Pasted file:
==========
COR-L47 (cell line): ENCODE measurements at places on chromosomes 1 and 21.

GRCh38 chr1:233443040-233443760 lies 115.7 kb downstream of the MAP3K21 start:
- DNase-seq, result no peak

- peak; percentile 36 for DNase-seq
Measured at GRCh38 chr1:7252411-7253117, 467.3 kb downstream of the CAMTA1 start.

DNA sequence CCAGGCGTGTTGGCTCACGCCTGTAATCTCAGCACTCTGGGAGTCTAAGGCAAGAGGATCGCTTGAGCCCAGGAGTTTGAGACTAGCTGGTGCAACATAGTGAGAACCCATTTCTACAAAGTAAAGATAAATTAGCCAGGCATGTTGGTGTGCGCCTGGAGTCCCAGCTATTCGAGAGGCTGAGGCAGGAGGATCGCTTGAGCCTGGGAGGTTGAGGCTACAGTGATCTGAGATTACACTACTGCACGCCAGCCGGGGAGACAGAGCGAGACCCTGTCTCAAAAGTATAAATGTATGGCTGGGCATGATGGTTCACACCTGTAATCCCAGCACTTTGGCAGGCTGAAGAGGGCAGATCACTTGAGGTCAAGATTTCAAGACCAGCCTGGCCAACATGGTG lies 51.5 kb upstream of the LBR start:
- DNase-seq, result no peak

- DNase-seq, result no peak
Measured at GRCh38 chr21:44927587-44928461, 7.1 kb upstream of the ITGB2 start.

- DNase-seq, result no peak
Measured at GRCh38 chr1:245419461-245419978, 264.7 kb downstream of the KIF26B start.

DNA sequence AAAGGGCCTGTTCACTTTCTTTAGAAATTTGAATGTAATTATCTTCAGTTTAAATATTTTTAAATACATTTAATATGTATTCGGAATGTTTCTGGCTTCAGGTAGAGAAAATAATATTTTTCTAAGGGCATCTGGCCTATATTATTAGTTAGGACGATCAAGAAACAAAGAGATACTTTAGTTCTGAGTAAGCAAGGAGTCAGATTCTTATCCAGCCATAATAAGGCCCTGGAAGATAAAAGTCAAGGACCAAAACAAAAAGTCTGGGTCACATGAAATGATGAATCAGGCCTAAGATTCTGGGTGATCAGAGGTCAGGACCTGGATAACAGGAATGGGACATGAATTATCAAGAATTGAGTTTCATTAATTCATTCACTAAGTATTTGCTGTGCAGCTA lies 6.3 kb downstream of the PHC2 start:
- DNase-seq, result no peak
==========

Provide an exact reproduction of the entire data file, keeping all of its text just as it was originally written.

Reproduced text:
COR-L47 (cell line): ENCODE measurements at places on chromosomes 1 and 21.

GRCh38 chr1:233443040-233443760 lies 115.7 kb downstream of the MAP3K21 start:
- DNase-seq, result no peak

- peak; percentile 36 for DNase-seq
Measured at GRCh38 chr1:7252411-7253117, 467.3 kb downstream of the CAMTA1 start.

DNA sequence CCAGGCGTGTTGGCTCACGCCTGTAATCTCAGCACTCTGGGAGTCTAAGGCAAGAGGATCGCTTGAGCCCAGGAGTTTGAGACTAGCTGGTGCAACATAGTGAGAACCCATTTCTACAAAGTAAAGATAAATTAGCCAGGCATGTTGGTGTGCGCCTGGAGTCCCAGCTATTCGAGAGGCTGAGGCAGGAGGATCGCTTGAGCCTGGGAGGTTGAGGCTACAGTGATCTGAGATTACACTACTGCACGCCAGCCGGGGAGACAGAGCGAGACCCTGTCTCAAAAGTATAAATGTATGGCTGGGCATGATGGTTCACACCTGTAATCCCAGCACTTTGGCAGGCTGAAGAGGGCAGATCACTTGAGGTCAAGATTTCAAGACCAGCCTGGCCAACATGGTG lies 51.5 kb upstream of the LBR start:
- DNase-seq, result no peak

- DNase-seq, result no peak
Measured at GRCh38 chr21:44927587-44928461, 7.1 kb upstream of the ITGB2 start.

- DNase-seq, result no peak
Measured at GRCh38 chr1:245419461-245419978, 264.7 kb downstream of the KIF26B start.

DNA sequence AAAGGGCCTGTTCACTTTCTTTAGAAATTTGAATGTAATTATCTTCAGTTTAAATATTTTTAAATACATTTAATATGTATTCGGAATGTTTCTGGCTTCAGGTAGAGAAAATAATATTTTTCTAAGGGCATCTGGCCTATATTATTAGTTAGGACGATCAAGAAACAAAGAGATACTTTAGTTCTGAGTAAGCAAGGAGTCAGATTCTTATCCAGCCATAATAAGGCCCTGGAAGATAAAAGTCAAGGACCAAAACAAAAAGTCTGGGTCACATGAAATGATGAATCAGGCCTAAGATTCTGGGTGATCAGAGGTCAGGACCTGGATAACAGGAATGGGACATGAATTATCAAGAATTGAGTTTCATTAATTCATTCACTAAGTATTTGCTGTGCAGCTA lies 6.3 kb downstream of the PHC2 start:
- DNase-seq, result no peak